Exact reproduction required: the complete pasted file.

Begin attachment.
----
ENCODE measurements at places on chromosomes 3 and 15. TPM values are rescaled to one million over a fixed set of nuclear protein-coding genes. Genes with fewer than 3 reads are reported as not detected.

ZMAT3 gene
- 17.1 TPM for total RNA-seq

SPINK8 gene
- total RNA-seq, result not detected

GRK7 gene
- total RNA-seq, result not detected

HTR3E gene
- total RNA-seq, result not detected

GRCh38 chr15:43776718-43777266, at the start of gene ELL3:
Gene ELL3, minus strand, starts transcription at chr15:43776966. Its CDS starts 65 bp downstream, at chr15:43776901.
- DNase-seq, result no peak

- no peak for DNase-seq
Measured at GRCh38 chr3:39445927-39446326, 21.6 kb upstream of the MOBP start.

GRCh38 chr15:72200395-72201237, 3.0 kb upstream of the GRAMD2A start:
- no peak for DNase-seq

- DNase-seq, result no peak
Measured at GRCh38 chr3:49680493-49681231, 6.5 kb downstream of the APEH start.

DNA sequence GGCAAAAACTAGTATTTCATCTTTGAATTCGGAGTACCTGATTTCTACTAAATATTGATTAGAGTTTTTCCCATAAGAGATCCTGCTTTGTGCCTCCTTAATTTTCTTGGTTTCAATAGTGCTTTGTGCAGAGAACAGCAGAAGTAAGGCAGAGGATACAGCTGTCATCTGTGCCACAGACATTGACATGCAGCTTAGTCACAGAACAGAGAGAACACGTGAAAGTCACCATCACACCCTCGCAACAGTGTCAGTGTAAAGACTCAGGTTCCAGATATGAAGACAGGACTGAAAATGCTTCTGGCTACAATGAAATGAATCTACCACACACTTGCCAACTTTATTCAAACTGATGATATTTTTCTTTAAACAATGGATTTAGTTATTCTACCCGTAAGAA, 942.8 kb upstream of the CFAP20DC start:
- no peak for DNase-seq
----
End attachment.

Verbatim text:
ENCODE measurements at places on chromosomes 3 and 15. TPM values are rescaled to one million over a fixed set of nuclear protein-coding genes. Genes with fewer than 3 reads are reported as not detected.

ZMAT3 gene
- 17.1 TPM for total RNA-seq

SPINK8 gene
- total RNA-seq, result not detected

GRK7 gene
- total RNA-seq, result not detected

HTR3E gene
- total RNA-seq, result not detected

GRCh38 chr15:43776718-43777266, at the start of gene ELL3:
Gene ELL3, minus strand, starts transcription at chr15:43776966. Its CDS starts 65 bp downstream, at chr15:43776901.
- DNase-seq, result no peak

- no peak for DNase-seq
Measured at GRCh38 chr3:39445927-39446326, 21.6 kb upstream of the MOBP start.

GRCh38 chr15:72200395-72201237, 3.0 kb upstream of the GRAMD2A start:
- no peak for DNase-seq

- DNase-seq, result no peak
Measured at GRCh38 chr3:49680493-49681231, 6.5 kb downstream of the APEH start.

DNA sequence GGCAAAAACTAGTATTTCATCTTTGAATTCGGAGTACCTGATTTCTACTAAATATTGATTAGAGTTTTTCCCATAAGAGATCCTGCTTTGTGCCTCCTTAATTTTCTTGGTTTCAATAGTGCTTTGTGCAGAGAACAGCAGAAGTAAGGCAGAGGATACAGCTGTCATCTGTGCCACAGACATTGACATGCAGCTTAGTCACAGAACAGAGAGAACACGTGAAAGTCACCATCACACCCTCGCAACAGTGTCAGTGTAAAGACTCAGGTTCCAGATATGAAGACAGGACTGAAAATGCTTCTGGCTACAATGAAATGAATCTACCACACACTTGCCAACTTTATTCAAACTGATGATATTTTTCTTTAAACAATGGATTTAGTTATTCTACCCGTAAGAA, 942.8 kb upstream of the CFAP20DC start:
- no peak for DNase-seq